She nodded shortly. “The conspirators I sent you after, then, Hawke. The Resolutionists. Could they have a second such device?”

“Forgive me, my lady, it wasn’t a device in the manner you mean.” The speaker was the Circle mages’ spokesman, an elf, sharp-featured, dark hair. “It was a practitioner’s working. Spontaneous, for-”

“In my presence and that of nigh a hundred Templars, Orsino? Preposterous. You’re wrong.”

He bowed his head. “As you say, my lady. Clearly it was a device unlike any I have ever seen, heard or read of, rather than the evocation it appears to my inexpert eye. Shall I petition my guards to summon representatives of the enchantment or evocation faculties?”

She ground her teeth. “Quiet, mage. Hawke, your answer?”

Hawke shook his head. “No conspiracy in the city that I don’t control has the resources to pull this off even once, if it was lyrium it involved. No apostate will work for the Carta, not with their record of selling people to Tevinter slavers. Tethras and Sons don’t keep stocks on hand – doesn’t make financial sense, let alone the risk of theft. Plenty of people with the money to buy it, but nobody else could amass lyrium without me or Varric becoming aware. Enchanter, ser, what kind of person are we talking about, to produce this ‘device’?”

The elf bobbed his head. “In my ‘unqualified’ opinion, my lord? If the Circle were missing one of the five people we have who could have done this, you’d be able to see the manhunt from half a thousand miles away.”

“And if there were an apostate from somewhere else in the city, I’d have tangled with them by now, and we’d know if there was a Tevinter magister around-”

Meredith butted in. “So, we come to the inescapable conclusion of an insurgency among-”

“Flatly impossible.” The mage’s voice rang with certainty. “The relevant people haven’t been permitted to touch so much as a drachm of lyrium since-”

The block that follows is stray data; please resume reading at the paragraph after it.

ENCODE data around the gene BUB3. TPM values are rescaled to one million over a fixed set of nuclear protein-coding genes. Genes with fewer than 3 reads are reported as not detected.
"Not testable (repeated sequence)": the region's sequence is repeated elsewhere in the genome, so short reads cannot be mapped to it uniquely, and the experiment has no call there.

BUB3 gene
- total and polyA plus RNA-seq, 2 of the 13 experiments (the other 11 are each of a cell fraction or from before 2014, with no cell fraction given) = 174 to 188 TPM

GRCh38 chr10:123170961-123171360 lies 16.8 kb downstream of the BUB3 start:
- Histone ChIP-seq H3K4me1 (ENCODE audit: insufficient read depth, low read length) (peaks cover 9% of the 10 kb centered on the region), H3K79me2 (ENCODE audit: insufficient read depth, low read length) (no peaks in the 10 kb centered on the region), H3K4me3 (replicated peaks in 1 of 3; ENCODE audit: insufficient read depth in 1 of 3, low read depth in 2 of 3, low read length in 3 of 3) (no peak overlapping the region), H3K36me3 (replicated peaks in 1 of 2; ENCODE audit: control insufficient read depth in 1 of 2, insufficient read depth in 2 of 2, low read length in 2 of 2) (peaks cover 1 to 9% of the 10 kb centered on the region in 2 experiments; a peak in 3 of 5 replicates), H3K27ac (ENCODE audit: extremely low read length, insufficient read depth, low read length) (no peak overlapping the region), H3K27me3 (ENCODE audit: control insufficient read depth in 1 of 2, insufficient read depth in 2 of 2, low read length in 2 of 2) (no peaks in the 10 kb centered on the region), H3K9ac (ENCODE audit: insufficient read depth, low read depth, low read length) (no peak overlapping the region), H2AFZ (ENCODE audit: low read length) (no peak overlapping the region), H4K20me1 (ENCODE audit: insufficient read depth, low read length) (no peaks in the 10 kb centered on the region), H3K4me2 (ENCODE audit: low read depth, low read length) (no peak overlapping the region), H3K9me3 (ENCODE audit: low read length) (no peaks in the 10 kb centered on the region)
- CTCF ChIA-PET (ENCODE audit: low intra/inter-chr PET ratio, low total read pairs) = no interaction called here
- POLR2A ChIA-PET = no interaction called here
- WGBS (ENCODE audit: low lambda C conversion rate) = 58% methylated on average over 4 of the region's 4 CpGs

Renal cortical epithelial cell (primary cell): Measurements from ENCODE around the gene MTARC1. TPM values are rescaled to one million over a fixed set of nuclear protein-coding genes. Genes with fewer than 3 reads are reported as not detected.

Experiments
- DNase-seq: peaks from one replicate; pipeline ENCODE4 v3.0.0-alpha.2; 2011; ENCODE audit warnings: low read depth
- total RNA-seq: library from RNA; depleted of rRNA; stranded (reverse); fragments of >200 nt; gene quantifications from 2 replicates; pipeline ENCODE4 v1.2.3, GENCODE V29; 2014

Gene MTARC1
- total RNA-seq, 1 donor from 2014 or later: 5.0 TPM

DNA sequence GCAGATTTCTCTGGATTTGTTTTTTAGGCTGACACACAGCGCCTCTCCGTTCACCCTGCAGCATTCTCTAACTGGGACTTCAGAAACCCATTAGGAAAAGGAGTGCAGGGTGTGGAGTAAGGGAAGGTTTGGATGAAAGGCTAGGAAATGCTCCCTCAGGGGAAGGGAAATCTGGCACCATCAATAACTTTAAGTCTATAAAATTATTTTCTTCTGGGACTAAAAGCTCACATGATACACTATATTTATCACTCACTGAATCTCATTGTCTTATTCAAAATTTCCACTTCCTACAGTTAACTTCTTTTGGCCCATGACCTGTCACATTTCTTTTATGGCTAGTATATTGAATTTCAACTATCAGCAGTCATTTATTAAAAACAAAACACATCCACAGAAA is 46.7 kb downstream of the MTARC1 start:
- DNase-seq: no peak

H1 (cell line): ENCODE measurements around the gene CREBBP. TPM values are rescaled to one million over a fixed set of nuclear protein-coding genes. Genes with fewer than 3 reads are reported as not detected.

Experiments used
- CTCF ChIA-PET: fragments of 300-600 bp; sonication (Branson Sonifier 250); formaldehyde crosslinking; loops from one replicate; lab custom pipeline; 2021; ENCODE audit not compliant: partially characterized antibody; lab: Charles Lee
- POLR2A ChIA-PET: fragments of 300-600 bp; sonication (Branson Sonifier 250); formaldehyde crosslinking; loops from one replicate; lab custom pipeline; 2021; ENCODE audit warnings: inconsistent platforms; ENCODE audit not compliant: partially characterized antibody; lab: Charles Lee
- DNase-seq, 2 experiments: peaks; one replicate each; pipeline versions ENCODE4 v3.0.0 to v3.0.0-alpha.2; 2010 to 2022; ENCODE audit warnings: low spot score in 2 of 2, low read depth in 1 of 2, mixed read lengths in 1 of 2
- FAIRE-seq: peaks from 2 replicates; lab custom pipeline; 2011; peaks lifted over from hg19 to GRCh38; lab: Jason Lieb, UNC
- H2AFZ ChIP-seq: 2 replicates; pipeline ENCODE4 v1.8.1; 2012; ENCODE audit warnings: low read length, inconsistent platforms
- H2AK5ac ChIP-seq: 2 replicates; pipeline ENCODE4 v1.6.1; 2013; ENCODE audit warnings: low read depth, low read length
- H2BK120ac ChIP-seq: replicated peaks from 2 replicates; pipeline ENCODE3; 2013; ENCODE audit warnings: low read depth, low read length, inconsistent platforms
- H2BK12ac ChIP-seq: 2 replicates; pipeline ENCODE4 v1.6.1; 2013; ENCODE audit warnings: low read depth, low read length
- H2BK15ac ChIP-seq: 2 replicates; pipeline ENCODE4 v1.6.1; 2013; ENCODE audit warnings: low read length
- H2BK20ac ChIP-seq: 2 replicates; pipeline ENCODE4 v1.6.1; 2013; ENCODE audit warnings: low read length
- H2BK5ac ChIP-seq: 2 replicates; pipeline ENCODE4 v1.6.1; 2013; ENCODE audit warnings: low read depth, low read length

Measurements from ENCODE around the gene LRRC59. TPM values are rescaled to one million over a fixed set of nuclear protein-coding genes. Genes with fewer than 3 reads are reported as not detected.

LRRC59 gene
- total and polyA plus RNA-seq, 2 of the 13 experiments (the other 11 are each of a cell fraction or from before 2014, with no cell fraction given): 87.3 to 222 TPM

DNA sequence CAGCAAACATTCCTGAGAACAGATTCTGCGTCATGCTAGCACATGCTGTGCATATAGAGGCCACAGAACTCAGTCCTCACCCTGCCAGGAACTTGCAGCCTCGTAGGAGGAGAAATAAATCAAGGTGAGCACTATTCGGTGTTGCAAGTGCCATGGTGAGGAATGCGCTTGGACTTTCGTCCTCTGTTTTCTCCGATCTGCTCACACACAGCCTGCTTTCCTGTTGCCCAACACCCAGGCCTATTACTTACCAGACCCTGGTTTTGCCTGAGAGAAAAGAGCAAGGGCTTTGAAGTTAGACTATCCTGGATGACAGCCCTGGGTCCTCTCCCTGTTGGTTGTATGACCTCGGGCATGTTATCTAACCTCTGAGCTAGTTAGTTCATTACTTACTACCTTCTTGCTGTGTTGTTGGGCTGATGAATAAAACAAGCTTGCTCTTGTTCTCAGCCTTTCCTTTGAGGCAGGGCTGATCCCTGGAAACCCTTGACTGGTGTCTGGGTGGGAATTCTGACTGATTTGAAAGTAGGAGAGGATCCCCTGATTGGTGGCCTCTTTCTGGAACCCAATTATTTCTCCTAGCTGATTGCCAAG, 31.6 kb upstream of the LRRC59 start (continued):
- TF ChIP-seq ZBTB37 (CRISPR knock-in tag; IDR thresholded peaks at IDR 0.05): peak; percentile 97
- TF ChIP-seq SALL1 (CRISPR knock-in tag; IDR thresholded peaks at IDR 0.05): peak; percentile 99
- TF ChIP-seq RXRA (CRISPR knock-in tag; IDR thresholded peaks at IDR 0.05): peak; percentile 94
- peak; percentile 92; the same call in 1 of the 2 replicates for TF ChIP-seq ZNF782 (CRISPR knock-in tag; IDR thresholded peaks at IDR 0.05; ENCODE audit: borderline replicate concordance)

“The enchantment faculty are the only ones of you who do handle lyrium, fool. Could they have made more than one?”

Sigh. “Unless the financial accounts I’ve read have been modified for my sanity and convenience, sera? The Circle’s lyrium stocks, while lower than one might like, are enough to have done this a dozen times over – but-”

“So we’ve no time to lose. Go outside immediately and send up a red star to be seen from the Circle.” She turned to the templar at her right hand. “Cullen, the order is given, witness my hand this twentieth day of Ferventis. Place those here under arrest and-”

Tobias managed to get his voice working. “I’m sorry, sera, you what?”

“Just the mages, Hawke.” Meredith fixed him with a level stare. “We are all in the gravest of danger, my friend. All this time I had been focused outward and the danger was within my own house. We will question the mages, find the ringleaders and solve this problem. Annul the whole Circle if we must. Cullen, go.”

The big, blond templar nodded, turned and stalked away from the circle. The enchanter hadn’t moved. None of us had, either. This just didn’t feel real.

Meredith turned to the enchanter. “I gave you an order.”

“Yes, and I acknowledge it.” The elf nodded, jerkily. “As, as a graduated mage I am within my rights under the Rule to refuse any order I deem deleterious to my personal sanity and control, my lady, and I -”

Meredith made a disgusted noise and turned for the plaza. Tobias at her shoulder after only the barest moment of stunned silence. “Sera, you’re wrong.”

“And you’re an expert in the ways of maleficars, now?”

“You’d be surprised, sera, the number of them you’ve had me hunting.” His attempt to keep pace with her saw her further lengthen her stride. “Your enchanter was convinced it wasn’t an enchantment, and you said yourself that nobody else in the Circle has lyrium.”

“Clearly the rot goes further, then. Suspected it for years, like an itch between the shoulder blades.” Outside of the ruin. “Keep order here, Hawke. Keep the citizens pacified, you’re good at that. Nobody to enter or leave Gallows Isle without a templar. Martial law if you have to. Show some leadership and I wouldn’t be surprised if-”

“Listen to yourself!” He physically grabbed her shoulder, turned her to look at him, ignorant of the fact they were in full view of the crowd.. “You’re giving them exactly what they want!”

She stopped. Looked pointedly at his hand until he removed it. “By placing them under arrest? By doing what I should have done many years ago and reminding them-”

“You’re after the wrong people!” It sounded bad, even as Tobias said it. I hate to say it, but he sounded like he didn’t believe it. Like he didn’t actually care about the truth. He was just trying to say anything that would make her behave differently. And if I could smell that, likely she could. “A Circle conspiracy couldn’t have got the damn thing here in the first place. You’re outright ignoring the man who knows what this was -”